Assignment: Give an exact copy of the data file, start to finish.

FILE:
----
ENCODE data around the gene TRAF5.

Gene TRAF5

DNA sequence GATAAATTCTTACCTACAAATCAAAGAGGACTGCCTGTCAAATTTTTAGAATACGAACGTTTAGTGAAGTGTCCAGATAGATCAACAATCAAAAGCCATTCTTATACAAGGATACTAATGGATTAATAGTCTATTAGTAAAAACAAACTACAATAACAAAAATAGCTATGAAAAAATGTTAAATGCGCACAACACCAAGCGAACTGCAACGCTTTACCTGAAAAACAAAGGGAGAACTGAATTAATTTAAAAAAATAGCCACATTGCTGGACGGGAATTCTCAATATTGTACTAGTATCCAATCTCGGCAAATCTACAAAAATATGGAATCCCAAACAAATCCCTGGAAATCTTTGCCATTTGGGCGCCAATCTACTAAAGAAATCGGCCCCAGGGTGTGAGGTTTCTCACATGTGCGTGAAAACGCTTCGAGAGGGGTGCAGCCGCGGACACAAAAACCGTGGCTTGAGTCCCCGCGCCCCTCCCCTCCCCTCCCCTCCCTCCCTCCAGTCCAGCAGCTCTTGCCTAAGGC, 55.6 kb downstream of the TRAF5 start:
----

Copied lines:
ENCODE data around the gene TRAF5.

Gene TRAF5

DNA sequence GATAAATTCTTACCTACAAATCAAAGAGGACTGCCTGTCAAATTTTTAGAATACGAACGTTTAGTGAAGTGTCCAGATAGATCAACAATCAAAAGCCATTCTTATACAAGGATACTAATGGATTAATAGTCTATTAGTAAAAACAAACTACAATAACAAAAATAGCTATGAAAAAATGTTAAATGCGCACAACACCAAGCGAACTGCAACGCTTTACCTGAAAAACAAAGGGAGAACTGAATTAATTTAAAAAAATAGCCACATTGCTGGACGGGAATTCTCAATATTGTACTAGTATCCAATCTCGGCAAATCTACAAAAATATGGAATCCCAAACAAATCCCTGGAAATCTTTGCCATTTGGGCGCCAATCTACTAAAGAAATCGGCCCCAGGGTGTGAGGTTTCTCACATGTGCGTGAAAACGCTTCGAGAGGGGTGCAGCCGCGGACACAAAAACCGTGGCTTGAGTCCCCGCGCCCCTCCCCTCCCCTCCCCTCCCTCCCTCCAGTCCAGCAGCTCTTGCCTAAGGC, 55.6 kb downstream of the TRAF5 start: